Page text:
Welcome to our new On This Date. Today is Sunday, Oct. 8, the 281st day of 2017. There are 84 days left in the year.

Today’s highlight in history might be of interest to Mainers for a couple reasons. First, because Portland has had a similar history — and second because… Well, you’ll see.

ON THIS DATE IN 1871, the Great Chicago Fire erupted; fires also broke out in Peshtigo, Wisconsin, and in several communities in Michigan.

The Great Chicago Fire was one of the worst fires in American history, killing up to 300 Chicago residents while destroying more than 3 square miles of the city and displacing up to 100,000 people. In comparison, five years earlier, the Great fire of Portland killed two, forced up to ten thousand people from their homes and destroyed roughly 1,800 buildings. Both fires were aided and abetted by the prevalence of wood construction of the era and by a substandard ability to respond by the fire crews of the time.

But perhaps most interestingly, much like with the Great fire of Portland, the exact cause of the fire was never accurately identified. But that did not stop a legend from being built. And that legend was at least partially driven by anti-immigrant sentiment. In particular, in Chicago in the early 1870s, that meant anti-Irish sentiment. Thus, poor Mrs. O’Leary’s milking cow took the brunt of the blame.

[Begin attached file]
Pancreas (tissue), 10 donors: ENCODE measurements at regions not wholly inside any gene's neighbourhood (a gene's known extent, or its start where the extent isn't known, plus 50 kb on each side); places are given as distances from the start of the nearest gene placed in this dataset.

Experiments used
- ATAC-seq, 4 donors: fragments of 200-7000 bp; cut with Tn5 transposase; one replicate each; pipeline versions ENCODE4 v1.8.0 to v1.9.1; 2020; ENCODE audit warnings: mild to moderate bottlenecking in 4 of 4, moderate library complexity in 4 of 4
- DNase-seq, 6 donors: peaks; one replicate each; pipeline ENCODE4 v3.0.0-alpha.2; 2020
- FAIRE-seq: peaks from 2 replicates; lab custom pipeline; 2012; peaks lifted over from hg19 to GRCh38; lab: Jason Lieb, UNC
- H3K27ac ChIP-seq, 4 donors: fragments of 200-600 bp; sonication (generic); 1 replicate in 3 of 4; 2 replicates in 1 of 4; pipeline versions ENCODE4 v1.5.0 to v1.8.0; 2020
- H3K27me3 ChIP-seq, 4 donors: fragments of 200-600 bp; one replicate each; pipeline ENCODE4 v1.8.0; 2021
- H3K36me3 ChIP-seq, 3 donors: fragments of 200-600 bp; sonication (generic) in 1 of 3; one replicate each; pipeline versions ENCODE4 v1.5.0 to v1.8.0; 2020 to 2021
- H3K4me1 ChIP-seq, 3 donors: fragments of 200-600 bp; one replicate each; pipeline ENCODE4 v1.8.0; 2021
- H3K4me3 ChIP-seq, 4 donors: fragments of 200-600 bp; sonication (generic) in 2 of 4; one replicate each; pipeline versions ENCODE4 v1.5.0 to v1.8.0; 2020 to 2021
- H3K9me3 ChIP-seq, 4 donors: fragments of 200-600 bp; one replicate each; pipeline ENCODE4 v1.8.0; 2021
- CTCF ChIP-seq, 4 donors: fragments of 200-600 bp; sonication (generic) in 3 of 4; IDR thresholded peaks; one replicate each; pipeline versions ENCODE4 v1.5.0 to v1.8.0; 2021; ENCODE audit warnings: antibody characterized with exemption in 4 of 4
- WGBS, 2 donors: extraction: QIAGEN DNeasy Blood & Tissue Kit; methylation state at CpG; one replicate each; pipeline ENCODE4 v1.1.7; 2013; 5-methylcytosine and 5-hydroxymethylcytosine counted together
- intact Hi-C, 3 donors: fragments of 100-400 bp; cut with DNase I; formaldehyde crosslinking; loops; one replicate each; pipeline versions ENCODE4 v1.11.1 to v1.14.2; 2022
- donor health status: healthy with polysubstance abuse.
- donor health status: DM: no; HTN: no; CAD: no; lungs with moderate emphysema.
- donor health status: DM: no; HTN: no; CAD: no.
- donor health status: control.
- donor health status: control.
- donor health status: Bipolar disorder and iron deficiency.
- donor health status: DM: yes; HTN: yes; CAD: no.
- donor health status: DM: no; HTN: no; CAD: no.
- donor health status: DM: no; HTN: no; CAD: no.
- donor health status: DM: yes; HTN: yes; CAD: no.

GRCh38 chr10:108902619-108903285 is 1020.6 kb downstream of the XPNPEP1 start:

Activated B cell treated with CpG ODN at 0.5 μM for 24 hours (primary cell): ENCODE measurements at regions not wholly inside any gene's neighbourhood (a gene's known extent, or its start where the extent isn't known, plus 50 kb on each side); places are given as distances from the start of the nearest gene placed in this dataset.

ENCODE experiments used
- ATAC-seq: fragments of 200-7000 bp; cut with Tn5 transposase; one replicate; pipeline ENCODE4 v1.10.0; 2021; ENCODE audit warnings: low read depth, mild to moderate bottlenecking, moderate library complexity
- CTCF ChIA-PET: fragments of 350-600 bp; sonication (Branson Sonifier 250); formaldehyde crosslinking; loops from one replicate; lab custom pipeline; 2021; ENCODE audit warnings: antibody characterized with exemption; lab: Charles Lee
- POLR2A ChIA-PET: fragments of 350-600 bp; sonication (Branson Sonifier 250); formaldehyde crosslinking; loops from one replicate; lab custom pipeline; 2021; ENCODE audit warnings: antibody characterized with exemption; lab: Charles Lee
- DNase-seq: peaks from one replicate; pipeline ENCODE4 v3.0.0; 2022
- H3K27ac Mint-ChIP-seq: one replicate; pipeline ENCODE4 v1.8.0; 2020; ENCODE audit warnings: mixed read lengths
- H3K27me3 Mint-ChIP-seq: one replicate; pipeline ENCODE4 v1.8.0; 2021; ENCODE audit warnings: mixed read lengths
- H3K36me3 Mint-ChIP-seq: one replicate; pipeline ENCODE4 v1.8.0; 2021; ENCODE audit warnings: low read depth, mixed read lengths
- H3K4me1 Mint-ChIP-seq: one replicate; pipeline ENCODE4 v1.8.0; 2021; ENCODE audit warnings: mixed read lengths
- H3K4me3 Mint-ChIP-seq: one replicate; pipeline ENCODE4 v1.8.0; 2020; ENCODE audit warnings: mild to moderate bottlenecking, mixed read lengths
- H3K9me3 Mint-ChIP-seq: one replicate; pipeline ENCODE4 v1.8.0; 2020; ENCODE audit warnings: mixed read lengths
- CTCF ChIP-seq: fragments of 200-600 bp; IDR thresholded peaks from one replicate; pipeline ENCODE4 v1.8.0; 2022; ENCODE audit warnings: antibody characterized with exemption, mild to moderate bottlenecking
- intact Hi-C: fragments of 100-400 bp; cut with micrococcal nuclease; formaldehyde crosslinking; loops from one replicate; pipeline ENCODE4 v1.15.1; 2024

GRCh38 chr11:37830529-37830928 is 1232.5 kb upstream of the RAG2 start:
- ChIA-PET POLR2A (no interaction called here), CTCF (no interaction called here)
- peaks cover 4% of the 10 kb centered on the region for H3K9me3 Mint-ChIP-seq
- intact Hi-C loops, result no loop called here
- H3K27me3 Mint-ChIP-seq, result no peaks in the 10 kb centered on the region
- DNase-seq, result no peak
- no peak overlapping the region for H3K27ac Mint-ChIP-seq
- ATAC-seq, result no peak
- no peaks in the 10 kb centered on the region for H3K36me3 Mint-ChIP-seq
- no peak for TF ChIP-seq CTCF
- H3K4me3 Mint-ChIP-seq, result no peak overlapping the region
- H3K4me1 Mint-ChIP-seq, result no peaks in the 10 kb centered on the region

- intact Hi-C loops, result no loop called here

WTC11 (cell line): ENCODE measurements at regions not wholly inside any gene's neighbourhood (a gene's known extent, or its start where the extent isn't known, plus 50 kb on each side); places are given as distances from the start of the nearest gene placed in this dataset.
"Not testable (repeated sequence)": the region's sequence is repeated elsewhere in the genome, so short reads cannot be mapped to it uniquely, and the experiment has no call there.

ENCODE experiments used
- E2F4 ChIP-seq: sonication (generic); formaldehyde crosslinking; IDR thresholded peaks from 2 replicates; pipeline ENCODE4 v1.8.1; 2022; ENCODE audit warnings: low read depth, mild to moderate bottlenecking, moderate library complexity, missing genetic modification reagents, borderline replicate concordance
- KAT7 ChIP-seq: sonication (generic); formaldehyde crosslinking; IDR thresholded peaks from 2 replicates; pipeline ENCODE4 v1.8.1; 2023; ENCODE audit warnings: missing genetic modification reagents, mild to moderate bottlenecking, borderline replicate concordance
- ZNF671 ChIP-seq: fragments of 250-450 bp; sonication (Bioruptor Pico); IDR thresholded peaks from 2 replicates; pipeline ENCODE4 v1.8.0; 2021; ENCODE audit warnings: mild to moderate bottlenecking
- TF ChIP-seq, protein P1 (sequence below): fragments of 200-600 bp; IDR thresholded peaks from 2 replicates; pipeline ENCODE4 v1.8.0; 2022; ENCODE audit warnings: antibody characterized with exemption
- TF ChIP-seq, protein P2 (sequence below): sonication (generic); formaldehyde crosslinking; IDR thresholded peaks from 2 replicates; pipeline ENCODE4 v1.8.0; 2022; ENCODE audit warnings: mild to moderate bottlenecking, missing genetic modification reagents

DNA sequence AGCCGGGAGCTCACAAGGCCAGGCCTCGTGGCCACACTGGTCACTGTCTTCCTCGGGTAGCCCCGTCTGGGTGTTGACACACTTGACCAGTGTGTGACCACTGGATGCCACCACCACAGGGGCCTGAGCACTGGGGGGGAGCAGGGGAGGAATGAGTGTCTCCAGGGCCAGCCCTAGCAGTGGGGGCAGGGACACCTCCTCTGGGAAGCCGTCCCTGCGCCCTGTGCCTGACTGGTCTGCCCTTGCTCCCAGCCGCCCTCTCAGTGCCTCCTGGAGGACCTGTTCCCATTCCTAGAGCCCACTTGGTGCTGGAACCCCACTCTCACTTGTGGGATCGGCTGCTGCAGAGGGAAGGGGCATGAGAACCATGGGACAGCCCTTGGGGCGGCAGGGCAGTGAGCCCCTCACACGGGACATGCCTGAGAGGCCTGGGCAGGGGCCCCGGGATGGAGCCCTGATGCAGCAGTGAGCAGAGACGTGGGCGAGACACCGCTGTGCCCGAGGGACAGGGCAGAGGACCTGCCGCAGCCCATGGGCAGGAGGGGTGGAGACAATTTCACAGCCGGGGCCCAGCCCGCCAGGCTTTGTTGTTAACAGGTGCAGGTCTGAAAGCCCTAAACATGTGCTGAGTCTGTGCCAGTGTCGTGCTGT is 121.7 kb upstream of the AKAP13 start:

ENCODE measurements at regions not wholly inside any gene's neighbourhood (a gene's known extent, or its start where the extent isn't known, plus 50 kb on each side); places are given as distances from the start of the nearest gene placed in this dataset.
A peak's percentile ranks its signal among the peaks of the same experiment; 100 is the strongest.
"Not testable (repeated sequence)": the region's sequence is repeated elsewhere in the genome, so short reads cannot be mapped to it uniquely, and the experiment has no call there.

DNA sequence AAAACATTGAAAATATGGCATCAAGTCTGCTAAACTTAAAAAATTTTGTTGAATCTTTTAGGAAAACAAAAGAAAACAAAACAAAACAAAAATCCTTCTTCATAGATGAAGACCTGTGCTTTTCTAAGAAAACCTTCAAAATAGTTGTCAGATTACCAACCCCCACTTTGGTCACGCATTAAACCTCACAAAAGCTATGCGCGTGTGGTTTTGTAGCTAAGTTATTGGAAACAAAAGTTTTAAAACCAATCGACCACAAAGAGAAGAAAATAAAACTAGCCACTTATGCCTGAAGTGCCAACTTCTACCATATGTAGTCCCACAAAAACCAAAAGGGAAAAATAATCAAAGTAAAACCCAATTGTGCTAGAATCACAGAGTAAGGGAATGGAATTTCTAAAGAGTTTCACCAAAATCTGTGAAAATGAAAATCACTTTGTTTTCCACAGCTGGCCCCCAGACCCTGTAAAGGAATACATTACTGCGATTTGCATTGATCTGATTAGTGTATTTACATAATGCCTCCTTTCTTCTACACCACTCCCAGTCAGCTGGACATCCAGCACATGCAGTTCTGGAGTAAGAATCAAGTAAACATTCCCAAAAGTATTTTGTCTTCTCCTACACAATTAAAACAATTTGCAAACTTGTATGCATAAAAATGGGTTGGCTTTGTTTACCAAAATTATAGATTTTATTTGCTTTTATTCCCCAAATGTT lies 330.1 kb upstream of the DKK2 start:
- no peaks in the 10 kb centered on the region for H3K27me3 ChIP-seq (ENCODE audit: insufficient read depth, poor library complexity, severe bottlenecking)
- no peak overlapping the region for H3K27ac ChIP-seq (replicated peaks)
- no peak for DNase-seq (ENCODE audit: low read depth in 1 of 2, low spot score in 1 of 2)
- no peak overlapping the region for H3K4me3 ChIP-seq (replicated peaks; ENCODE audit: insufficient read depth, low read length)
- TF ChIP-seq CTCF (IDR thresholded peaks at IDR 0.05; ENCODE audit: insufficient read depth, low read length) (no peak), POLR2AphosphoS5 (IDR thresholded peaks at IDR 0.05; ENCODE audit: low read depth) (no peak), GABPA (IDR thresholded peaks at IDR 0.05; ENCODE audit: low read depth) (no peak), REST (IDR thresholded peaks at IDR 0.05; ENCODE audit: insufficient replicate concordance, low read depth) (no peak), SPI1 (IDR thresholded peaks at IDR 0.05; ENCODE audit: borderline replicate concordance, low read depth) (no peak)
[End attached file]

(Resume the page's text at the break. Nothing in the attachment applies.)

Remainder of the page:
In other milestones from this date, Don Larsen threw the only perfect game in World Series history in 1956, and in 1998, the U.S. House voted to move forward with the impeachment of President Clinton.

Also on this date:

In 1934, Bruno Hauptmann was indicted by a grand jury in New Jersey for murder in the death of the kidnapped son of Charles and Anne Morrow Lindbergh.

In 1945, President Harry S. Truman told a press conference in Tiptonville, Tennessee, that the secret scientific knowledge behind the atomic bomb would be shared only with Britain and Canada.

In 1956, Don Larsen pitched the only perfect game in a World Series to date as the New York Yankees beat the Brooklyn Dodgers in Game 5, 2-0.

In 1957, the Brooklyn Baseball Club announced it was accepting an offer to move the Dodgers from New York to Los Angeles.

In 1970, Soviet author Alexander Solzhenitsyn was named winner of the Nobel Prize for literature.

In 1982, all labor organizations in Poland, including Solidarity, were banned.

In 1998, the House triggered an open-ended impeachment inquiry against President Bill Clinton in a momentous 258-176 vote; 31 Democrats joined majority Republicans in opening the way for nationally televised impeachment hearings.

Five years ago: President Barack Obama designated the Keene, California, home of Cesar Chavez, the late founder of the United Farmworkers Union, as a national monument.

One year ago: Three Palm Springs, California, police officers were shot, two fatally, in what authorities called an ambush during a domestic dispute call by a gang member; a suspect has pleaded not guilty to murder. Donald Trump vowed on Twitter to continue his campaign even though he said the “media and establishment” wanted him out of the race “so badly”; many Republicans were calling on Trump to abandon his presidential bid in the wake of the release of a 2005 video in which he made lewd remarks about women and appeared to condone sexual assault.